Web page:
Gentle but firm discipline allows children to identify and deal with negative feelings. They learn to express them appropriately. By positively helping children work through their feelings, they learn we will always listen and help them. This will lead them to come to us, and, ultimately, to God when they are in need.

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Yet Another Reason NOT To Fear God Nor Teach Children To Fear

Romans 8:14-17
For all who are being led by the Spirit of God, these are sons of God. For you have not received a spirit of slavery leading to fear again, but you have received a spirit of adoption as sons by which we cry out, “Abba! Father!” The Spirit Himself testifies with our spirit that we are children of God, and if children, heirs also, heirs of God and fellow heirs with Christ, if indeed we suffer with Him so that we may also be glorified with Him.

According to this Scripture, we are no longer to be afraid, especially of God. As I explained in this post, we can’t truly love, trust, or respect someone of which we are afraid.

If we have accepted Christ’s amazing gift of grace and forgiveness, then we are His children as this verse says. We should no longer be slaves to fear. Sadly, though, many of us are still slaves to fear due to how we were raised as well as had church doctrine.

Fear is not a good thing. When a child’s brain is wired with fear from harsh/abusive parenting, he/she will likely suffer with anxiety for the rest of his/her life. This is not good and can make the person feel like a failure because no matter how hard he/she tries, he/she can’t always overcome the intense, overwhelming fear and anxiety.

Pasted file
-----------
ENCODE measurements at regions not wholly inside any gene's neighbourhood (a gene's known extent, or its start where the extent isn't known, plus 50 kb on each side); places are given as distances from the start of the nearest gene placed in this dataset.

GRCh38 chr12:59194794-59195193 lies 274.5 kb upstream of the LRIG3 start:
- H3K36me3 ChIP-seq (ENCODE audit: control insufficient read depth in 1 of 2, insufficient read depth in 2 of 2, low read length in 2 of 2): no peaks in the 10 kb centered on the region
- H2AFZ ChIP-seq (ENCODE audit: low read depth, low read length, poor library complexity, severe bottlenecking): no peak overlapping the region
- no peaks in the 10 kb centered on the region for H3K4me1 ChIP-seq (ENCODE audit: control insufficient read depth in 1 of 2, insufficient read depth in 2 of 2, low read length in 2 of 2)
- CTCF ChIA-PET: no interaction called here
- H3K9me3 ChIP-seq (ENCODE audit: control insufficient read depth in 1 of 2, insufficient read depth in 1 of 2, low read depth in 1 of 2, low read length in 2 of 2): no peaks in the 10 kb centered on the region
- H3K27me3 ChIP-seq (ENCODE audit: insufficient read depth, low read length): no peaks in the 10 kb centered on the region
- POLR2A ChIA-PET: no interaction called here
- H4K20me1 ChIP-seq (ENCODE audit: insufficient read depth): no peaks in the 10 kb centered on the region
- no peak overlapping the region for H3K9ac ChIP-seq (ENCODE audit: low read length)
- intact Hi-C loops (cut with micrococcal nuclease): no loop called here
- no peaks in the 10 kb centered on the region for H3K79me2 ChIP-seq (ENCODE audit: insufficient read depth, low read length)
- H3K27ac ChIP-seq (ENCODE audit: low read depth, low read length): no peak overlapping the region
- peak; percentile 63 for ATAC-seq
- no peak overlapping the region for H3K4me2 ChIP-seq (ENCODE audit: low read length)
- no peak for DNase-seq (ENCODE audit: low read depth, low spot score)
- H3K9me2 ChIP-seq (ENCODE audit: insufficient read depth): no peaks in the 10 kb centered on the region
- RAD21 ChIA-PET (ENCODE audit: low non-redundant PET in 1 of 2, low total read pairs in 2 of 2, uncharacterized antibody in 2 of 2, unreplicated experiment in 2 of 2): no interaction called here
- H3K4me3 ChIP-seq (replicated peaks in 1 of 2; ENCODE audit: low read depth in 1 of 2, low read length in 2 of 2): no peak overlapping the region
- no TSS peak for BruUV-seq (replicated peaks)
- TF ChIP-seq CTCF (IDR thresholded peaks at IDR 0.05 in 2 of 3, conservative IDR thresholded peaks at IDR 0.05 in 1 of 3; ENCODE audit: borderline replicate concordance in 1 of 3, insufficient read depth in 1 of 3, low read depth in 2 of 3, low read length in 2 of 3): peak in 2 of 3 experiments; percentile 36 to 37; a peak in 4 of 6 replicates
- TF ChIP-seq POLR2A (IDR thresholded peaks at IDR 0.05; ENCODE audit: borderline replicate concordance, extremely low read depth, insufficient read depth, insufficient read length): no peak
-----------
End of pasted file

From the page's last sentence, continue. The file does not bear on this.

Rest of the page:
Yet, according to this Scripture, God loves us so much that He wants us to call Him, “Abba! Father!” which means Daddy.

It’s not easy to call Him or our earthly fathers “Daddy” in a totally trusting manner when we’re scared of Him or them. We may do it to please our earthly fathers, but it’s not out of complete trust.

Children need to be taught that they’re completely safe with us and their Heavenly Daddy. They should know without a shadow of a doubt that neither their earthly parents or their Heavenly Daddy will never intentionally hurt them.

Please use trust, connection, and love to parent.

And we, adults, should get used to calling God, “Daddy!”

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What Is REALLY Wrong With Today’s Youth?

Believe it or not, every generation complains about “today’s youth” being “out of control.”  But, what drives me nuts about this is that many people claim that the reason children are “out of control” is due to a lack of spanking/hitting children.

The reality is that between 70-90% of parents still admit to spanking/hitting their children. Obviously, corporal punishment isn’t helping at all. And since there are a huge array of harmful effects of corporal punishment, it will never help children to be more respectful.

I believe that in addition to children being treated harshly there is another huge reason why today’s society and youth seem so disconnected. Technology!